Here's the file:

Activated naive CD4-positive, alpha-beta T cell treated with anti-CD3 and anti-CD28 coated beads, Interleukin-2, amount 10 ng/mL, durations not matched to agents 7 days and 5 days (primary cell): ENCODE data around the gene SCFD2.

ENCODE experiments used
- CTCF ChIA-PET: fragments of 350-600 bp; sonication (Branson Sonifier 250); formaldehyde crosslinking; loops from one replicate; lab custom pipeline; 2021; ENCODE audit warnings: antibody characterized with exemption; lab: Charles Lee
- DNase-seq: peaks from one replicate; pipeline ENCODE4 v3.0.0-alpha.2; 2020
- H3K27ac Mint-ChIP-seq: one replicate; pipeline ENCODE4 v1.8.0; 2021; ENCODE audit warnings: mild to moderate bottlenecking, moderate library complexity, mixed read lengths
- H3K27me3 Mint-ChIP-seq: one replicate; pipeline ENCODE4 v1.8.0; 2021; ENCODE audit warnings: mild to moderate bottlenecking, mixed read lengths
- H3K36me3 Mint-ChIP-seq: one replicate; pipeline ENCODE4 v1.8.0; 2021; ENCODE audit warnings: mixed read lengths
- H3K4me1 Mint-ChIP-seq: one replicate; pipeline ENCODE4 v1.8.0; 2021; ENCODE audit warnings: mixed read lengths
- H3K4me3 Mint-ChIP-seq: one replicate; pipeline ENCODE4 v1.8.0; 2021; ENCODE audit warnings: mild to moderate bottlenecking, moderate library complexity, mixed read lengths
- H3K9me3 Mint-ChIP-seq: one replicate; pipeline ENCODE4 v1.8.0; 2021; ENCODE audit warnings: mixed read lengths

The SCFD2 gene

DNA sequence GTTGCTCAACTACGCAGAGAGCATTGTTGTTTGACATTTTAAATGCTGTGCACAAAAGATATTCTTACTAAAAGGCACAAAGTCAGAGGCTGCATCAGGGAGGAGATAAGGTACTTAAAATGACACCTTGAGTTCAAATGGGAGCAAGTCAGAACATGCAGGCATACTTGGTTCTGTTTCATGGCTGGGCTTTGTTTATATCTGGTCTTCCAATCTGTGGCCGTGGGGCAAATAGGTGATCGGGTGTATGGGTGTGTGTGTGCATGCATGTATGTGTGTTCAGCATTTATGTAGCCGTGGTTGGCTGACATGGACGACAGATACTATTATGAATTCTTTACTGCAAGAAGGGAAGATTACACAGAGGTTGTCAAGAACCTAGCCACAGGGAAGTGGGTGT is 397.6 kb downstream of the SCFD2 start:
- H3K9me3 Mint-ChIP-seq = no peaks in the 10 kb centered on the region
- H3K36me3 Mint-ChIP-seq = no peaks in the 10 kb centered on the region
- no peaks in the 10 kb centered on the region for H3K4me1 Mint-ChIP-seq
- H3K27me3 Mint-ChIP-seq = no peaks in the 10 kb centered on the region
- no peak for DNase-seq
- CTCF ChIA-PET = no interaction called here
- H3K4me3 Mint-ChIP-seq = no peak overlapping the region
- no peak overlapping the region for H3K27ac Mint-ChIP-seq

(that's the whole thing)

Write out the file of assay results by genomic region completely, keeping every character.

Activated naive CD4-positive, alpha-beta T cell treated with anti-CD3 and anti-CD28 coated beads, Interleukin-2, amount 10 ng/mL, durations not matched to agents 7 days and 5 days (primary cell): ENCODE data around the gene SCFD2.

ENCODE experiments used
- CTCF ChIA-PET: fragments of 350-600 bp; sonication (Branson Sonifier 250); formaldehyde crosslinking; loops from one replicate; lab custom pipeline; 2021; ENCODE audit warnings: antibody characterized with exemption; lab: Charles Lee
- DNase-seq: peaks from one replicate; pipeline ENCODE4 v3.0.0-alpha.2; 2020
- H3K27ac Mint-ChIP-seq: one replicate; pipeline ENCODE4 v1.8.0; 2021; ENCODE audit warnings: mild to moderate bottlenecking, moderate library complexity, mixed read lengths
- H3K27me3 Mint-ChIP-seq: one replicate; pipeline ENCODE4 v1.8.0; 2021; ENCODE audit warnings: mild to moderate bottlenecking, mixed read lengths
- H3K36me3 Mint-ChIP-seq: one replicate; pipeline ENCODE4 v1.8.0; 2021; ENCODE audit warnings: mixed read lengths
- H3K4me1 Mint-ChIP-seq: one replicate; pipeline ENCODE4 v1.8.0; 2021; ENCODE audit warnings: mixed read lengths
- H3K4me3 Mint-ChIP-seq: one replicate; pipeline ENCODE4 v1.8.0; 2021; ENCODE audit warnings: mild to moderate bottlenecking, moderate library complexity, mixed read lengths
- H3K9me3 Mint-ChIP-seq: one replicate; pipeline ENCODE4 v1.8.0; 2021; ENCODE audit warnings: mixed read lengths

The SCFD2 gene

DNA sequence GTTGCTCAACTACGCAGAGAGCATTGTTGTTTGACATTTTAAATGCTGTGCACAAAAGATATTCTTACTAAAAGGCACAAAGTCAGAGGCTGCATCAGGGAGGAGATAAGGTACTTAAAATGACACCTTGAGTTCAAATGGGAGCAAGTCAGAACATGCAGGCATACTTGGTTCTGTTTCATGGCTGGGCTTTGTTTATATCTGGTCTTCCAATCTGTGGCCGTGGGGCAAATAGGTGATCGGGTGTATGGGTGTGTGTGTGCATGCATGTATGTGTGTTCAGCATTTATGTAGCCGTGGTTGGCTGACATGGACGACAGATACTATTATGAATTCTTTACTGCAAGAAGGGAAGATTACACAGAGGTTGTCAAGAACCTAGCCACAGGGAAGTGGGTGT is 397.6 kb downstream of the SCFD2 start:
- H3K9me3 Mint-ChIP-seq = no peaks in the 10 kb centered on the region
- H3K36me3 Mint-ChIP-seq = no peaks in the 10 kb centered on the region
- no peaks in the 10 kb centered on the region for H3K4me1 Mint-ChIP-seq
- H3K27me3 Mint-ChIP-seq = no peaks in the 10 kb centered on the region
- no peak for DNase-seq
- CTCF ChIA-PET = no interaction called here
- H3K4me3 Mint-ChIP-seq = no peak overlapping the region
- no peak overlapping the region for H3K27ac Mint-ChIP-seq